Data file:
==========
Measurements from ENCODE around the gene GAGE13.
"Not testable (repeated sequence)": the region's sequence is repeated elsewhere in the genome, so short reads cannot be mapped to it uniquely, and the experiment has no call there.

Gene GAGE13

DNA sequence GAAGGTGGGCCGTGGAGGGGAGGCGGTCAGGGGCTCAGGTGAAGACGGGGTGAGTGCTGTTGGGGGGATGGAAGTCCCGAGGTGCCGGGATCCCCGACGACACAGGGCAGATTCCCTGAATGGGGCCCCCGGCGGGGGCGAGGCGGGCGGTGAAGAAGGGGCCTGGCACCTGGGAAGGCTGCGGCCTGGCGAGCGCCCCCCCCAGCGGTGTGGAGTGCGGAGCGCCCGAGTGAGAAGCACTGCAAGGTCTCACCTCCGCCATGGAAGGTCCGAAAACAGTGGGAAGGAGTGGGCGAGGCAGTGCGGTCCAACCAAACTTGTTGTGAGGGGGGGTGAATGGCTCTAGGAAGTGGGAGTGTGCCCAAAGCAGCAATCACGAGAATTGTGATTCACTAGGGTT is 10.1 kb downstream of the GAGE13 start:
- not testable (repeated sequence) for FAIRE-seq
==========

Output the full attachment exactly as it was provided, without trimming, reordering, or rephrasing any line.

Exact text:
Measurements from ENCODE around the gene GAGE13.
"Not testable (repeated sequence)": the region's sequence is repeated elsewhere in the genome, so short reads cannot be mapped to it uniquely, and the experiment has no call there.

Gene GAGE13

DNA sequence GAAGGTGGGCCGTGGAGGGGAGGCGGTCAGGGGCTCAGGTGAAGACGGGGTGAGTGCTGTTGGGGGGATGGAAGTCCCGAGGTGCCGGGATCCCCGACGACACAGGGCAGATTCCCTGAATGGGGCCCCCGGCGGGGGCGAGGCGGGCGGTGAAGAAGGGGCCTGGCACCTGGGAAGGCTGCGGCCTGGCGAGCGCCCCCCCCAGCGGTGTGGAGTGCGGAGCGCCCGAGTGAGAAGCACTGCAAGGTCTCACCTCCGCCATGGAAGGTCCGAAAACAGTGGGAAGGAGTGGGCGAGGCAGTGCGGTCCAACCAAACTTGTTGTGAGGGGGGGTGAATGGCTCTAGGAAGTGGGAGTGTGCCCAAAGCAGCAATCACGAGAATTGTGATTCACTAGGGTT is 10.1 kb downstream of the GAGE13 start:
- not testable (repeated sequence) for FAIRE-seq